Sold to Charles McCann of the Woolworth family and renamed Chalena, she was later requisitioned by the US Maritime Commission in 1942, and entered service as a gunboat with new armaments mounted fore and aft. Operating under her new military name of USS Beaumont in the waters between Midway Island and Pearl Harbor, she survived the war without serious incident, and in 1946 was decommissioned and returned to private ownership.
Under the guidance of legendary designer Jon Bannenberg, she was painstakingly restored to her former glory, with both exterior and interior redesign and brand new engines. The addition of a pair of funnels and an extended wheelhouse was at the time criticized by many, but Bannenberg’s vision proved them wrong when the renamed Talitha G (named after Getty’s second wife) was relaunched to great acclaim, with more than a nod to her 1930s design.
Fitted with guns and renamed by the Navy as USS Beaumont call sign PG60, she was assigned to the Pacific Fleet and operated as a gunboat ocean weather ship between Pearl Harbour and Midway throughout the war. Her interior had been completely gutted during the conversion, and now carried a crew of 110. Luckily she survived the war and was de-commissioned at Mare Island Navy Yard on February 19th 1946 and laid up.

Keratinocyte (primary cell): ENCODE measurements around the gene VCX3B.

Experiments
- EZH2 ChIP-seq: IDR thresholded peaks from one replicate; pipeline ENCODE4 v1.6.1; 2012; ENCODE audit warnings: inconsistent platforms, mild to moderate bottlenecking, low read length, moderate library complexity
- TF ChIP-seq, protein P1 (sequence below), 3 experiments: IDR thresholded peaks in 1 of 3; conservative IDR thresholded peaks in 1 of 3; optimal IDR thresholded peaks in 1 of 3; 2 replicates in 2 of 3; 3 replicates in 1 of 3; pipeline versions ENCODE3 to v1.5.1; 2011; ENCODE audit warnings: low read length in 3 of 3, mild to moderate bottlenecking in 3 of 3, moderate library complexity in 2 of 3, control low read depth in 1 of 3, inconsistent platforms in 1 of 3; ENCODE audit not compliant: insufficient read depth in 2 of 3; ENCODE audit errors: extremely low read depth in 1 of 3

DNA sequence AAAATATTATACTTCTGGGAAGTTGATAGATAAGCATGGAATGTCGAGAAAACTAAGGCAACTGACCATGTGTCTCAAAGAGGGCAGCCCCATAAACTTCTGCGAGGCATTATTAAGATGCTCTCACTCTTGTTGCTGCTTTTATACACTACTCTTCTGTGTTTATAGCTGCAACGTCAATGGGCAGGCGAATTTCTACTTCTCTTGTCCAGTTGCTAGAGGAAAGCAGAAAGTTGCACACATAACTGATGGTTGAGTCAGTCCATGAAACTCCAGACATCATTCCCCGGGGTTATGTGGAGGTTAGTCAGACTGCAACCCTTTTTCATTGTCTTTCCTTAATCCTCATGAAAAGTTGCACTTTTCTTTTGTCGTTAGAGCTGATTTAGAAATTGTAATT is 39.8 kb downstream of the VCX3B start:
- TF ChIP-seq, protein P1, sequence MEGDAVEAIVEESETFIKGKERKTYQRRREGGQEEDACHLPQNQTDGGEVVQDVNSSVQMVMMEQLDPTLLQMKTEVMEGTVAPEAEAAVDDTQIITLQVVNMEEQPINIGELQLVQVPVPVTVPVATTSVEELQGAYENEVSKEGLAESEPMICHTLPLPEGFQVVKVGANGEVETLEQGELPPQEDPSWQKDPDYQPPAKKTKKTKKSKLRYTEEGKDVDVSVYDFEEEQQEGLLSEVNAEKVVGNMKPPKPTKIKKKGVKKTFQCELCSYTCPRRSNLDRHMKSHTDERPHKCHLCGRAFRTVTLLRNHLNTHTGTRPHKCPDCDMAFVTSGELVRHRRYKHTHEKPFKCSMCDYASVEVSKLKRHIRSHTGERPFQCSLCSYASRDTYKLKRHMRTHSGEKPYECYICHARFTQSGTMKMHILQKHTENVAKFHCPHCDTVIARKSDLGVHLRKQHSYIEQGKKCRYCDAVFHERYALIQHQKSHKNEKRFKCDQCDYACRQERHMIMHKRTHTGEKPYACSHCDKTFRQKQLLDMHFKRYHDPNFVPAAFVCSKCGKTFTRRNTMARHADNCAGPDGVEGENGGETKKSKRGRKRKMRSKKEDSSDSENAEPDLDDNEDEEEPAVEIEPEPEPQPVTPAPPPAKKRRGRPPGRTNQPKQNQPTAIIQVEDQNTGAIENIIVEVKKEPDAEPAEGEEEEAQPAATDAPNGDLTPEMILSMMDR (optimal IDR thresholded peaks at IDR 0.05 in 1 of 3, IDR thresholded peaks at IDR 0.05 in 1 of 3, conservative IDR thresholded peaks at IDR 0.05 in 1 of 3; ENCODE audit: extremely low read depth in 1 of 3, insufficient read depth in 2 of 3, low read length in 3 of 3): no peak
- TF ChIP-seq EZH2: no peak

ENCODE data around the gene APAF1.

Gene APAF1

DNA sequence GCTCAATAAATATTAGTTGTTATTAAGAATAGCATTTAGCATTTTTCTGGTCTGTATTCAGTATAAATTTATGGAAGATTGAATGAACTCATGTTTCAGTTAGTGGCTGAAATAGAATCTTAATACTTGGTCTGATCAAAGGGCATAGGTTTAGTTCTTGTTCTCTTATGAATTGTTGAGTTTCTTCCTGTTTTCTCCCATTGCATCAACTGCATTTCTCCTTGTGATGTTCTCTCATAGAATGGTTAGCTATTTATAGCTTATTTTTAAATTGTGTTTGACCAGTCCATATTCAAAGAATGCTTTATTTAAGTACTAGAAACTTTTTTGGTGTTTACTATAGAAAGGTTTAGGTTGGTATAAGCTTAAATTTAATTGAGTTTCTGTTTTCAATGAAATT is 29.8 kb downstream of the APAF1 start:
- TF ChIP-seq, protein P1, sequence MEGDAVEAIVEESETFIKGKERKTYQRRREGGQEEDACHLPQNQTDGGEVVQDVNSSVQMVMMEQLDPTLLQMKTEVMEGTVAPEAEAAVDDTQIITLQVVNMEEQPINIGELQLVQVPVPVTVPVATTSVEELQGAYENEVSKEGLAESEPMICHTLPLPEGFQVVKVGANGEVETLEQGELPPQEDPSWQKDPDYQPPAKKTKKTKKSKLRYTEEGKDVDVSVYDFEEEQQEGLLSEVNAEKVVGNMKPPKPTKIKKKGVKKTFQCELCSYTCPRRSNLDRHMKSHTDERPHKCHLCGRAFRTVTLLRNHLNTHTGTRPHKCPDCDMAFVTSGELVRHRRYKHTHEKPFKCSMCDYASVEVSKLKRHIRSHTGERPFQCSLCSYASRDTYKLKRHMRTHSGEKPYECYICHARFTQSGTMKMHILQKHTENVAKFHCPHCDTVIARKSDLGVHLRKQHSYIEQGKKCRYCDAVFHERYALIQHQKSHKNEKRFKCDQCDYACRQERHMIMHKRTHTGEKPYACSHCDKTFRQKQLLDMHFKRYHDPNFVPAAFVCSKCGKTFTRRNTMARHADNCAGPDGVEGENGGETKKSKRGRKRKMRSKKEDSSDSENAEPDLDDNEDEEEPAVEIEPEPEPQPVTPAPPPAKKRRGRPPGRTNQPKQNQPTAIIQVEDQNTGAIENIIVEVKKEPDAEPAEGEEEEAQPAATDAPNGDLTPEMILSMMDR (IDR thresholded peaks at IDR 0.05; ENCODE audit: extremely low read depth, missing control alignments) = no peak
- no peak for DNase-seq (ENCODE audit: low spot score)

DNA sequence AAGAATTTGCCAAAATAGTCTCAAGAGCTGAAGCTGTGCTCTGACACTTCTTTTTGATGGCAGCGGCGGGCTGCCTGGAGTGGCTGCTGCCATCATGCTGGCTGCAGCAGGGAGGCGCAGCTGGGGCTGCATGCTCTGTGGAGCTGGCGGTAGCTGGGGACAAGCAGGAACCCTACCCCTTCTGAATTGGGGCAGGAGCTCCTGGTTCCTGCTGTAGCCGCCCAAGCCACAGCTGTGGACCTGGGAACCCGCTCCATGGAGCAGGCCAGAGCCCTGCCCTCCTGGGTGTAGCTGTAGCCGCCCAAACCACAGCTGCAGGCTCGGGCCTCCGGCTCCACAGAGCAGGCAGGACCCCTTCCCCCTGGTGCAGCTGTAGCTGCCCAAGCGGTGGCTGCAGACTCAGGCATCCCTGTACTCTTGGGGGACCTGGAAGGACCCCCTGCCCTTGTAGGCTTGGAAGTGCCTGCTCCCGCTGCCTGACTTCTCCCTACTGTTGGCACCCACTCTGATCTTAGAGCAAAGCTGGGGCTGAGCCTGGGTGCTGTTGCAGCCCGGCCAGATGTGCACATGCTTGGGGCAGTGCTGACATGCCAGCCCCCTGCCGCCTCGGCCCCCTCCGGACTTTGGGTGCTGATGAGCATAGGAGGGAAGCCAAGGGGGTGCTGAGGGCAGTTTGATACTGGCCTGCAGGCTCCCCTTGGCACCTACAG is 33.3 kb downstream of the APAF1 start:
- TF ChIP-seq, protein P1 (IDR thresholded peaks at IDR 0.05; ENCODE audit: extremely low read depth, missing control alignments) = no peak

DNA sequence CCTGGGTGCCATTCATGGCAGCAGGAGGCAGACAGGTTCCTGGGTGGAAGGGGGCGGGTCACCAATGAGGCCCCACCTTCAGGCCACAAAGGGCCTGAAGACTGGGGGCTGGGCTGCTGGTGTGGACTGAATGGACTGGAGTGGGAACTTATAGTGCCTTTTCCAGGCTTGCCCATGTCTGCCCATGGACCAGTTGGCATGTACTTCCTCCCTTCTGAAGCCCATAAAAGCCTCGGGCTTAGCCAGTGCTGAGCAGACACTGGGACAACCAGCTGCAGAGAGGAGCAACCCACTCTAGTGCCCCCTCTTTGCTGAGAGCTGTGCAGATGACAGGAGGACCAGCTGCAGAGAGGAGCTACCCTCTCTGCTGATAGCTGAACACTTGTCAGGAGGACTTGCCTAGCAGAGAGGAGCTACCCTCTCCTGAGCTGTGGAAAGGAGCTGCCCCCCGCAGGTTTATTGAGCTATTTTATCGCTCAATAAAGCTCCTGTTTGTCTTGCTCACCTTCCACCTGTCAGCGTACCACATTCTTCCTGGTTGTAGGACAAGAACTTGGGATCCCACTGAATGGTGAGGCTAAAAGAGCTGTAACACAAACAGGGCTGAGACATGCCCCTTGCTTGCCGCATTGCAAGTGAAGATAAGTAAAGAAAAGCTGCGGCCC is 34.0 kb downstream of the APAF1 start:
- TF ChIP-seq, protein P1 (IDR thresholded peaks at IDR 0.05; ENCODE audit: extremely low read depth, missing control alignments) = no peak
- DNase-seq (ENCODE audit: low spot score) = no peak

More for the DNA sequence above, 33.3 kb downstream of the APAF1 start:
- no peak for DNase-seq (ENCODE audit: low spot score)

One of the most detailed, distinctive and beautiful classic motor yachts to be relaunched in recent times, Talitha is suitably reflective of an incredibly glamorous era of yachting. Featuring an all-new Art Deco interior with all of the trappings of a modern classic, she is a real head-turner, not only for the Hollywood celebrities spotted on board, but for her own stunning looks.